2004 saw 'Greenwash or Us: the 1st Annual Exhibition of Resistance to Big Oil and the Corporate Hijacking of 'the Arts'', held in a squatted Camden shopfront, transformed into an 'art not oil' exhibition of paintings, photographs and sculptures to coincide with the Portrait Award exhibition.
Always alongside this campaign activity – the performances and protests in galleries, museums and opera houses, the postcards, stickers, press releases and courteous (though almost entirely unacknowledged) letters and emails to artists as well as to bosses and employees of sponsored institutions, the strong connection between conscious art and a rapidly emerging radical movement for climate justice in the UK personified initially by Rising Tide, and also by Climate Camp and Plane Stupid - always alongside this was the patient gathering of artworks on the website.
James Self’s portrait ‘Saddam’ heads this piece from a 2005 Time Out (left). The painting was one of two politically charged submissions to the BP Portrait Award. Needless to say, neither was selected. (The fact that one the judges is almost always BP’s Director of UK Arts and Culture can hardly increase the likelihood of there being a portrait with an anti-corporate or fossil fuel-related theme selected for exhibition.)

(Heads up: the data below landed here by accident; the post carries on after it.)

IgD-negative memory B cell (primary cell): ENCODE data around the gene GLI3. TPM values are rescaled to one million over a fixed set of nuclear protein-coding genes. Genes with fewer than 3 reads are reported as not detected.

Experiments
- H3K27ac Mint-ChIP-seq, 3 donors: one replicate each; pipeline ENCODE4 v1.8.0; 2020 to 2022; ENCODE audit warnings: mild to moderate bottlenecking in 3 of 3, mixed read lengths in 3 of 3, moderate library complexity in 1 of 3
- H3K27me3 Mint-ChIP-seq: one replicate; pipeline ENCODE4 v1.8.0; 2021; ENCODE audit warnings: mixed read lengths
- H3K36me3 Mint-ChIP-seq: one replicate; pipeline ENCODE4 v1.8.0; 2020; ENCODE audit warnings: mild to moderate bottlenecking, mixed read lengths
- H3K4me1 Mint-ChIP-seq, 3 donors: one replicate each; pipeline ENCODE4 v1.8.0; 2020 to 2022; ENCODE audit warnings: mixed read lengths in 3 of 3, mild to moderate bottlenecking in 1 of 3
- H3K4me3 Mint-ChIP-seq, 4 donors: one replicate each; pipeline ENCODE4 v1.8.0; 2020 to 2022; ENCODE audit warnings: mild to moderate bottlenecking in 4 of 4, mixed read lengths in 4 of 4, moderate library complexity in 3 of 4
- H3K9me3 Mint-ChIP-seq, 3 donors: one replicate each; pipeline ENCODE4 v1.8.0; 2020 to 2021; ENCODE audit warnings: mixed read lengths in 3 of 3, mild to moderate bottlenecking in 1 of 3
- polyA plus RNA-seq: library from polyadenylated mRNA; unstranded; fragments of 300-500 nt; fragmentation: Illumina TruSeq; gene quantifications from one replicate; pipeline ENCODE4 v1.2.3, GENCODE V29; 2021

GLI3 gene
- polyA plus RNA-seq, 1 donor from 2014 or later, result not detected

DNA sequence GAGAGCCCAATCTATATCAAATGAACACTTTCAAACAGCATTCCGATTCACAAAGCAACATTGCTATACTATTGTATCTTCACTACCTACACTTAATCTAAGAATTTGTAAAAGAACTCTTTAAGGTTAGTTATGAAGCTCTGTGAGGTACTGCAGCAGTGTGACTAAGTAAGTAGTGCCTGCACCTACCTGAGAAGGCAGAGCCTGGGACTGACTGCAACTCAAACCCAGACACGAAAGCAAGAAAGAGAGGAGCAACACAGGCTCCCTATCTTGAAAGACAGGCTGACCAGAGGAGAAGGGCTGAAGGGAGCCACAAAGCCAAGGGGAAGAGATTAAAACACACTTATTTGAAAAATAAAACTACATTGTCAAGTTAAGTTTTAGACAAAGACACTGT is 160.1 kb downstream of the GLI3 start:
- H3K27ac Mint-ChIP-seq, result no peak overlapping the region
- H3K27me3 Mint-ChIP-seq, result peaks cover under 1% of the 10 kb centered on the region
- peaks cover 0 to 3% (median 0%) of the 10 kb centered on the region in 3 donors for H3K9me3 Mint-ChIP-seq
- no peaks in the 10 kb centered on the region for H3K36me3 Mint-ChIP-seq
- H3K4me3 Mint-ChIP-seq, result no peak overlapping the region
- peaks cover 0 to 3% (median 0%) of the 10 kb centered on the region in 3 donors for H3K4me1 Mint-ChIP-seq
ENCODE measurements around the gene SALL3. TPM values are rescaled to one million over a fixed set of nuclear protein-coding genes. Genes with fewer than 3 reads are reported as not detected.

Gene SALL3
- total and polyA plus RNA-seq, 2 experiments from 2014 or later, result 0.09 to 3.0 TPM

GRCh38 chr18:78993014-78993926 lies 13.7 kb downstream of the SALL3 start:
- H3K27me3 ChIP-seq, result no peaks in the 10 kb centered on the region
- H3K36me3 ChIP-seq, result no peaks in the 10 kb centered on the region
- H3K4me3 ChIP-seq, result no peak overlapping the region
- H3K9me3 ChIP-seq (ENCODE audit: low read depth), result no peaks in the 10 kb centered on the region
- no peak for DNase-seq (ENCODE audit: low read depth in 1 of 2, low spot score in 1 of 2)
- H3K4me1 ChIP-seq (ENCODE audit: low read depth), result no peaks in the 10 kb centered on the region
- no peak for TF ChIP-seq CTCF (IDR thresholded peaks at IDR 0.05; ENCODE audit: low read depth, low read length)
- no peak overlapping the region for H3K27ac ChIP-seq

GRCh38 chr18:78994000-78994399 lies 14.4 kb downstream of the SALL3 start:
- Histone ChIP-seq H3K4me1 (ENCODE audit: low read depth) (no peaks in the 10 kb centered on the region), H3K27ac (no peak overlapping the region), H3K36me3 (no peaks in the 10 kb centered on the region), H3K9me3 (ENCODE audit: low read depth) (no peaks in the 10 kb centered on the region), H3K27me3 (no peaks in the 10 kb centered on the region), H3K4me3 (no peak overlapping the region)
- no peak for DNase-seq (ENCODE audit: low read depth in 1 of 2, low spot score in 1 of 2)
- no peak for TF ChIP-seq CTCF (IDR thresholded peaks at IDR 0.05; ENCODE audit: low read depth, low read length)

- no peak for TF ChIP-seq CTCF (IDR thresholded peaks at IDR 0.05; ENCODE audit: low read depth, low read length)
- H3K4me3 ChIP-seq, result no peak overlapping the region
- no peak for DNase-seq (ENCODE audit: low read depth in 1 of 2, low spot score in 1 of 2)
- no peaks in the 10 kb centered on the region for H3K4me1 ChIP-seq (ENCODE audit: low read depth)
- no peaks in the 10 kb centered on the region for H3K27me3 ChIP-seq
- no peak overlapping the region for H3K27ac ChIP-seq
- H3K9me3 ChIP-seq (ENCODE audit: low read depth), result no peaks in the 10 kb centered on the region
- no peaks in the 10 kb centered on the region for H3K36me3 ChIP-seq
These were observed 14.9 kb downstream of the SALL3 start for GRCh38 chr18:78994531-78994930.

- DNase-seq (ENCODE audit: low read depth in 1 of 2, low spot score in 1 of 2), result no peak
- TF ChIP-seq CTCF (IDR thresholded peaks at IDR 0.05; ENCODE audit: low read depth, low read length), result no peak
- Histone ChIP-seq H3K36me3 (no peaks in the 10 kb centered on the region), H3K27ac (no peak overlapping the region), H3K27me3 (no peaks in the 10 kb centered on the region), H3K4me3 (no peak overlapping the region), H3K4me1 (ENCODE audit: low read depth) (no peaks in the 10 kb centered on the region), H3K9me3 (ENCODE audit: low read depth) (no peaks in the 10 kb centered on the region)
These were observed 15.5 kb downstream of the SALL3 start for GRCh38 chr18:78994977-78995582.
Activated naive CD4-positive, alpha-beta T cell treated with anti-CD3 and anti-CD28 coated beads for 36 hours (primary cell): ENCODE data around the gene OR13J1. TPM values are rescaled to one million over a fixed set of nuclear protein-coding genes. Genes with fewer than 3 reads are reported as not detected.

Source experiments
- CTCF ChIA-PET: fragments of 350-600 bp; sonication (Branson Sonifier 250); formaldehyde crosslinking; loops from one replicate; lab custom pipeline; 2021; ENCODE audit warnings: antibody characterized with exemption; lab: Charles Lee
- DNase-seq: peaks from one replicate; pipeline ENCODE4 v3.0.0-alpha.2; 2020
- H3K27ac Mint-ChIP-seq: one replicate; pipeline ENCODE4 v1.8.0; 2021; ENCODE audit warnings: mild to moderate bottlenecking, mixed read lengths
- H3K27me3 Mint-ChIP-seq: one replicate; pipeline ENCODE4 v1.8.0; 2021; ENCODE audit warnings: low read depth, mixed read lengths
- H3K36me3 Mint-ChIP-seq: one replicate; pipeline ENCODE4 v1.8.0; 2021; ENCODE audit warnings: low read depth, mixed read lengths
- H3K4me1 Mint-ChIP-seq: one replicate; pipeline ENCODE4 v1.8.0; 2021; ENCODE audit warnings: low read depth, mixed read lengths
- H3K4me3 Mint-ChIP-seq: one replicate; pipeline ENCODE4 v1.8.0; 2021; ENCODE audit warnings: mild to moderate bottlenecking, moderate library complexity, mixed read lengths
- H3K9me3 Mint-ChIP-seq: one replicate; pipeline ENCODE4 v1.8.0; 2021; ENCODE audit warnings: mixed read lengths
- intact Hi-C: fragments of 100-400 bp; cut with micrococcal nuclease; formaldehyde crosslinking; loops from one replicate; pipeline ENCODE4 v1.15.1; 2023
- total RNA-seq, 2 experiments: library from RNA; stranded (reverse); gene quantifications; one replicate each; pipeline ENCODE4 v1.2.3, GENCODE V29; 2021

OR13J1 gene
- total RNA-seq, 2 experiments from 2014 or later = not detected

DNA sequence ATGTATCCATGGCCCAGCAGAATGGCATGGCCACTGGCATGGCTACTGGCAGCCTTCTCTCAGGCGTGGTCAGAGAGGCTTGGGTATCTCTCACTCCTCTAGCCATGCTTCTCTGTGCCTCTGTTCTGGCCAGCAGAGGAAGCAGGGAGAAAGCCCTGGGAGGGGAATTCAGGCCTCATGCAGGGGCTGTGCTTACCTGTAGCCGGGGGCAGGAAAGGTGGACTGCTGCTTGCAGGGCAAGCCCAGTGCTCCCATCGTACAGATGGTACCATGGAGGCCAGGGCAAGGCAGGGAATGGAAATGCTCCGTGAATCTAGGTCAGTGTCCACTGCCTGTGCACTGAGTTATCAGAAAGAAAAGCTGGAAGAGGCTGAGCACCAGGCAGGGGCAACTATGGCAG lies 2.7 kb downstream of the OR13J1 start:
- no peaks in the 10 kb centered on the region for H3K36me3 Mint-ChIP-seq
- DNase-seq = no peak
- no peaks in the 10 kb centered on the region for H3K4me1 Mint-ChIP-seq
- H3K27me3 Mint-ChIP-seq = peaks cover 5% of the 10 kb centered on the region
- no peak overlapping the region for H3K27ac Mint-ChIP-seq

2005 and 2006 saw the ANO exhibition travel all over the UK, including a squatted social centre in London’s west end, a students’ union in Edinburgh (to coincide with the anti-G8 mobilisations of June 2005), a community arts centre in Bethnal Green, the first Climate Camp at Drax in Yorkshire, and even a reclaimed fish market in Northampton. The exhibition also tailed the BP Portrait Award, turning up on the NPG’s doorstep on the evening of its awards ceremony in 2005, then following it on its own tours, popping up in Newcastle, Edinburgh and even the oily heartland that is Aberdeen.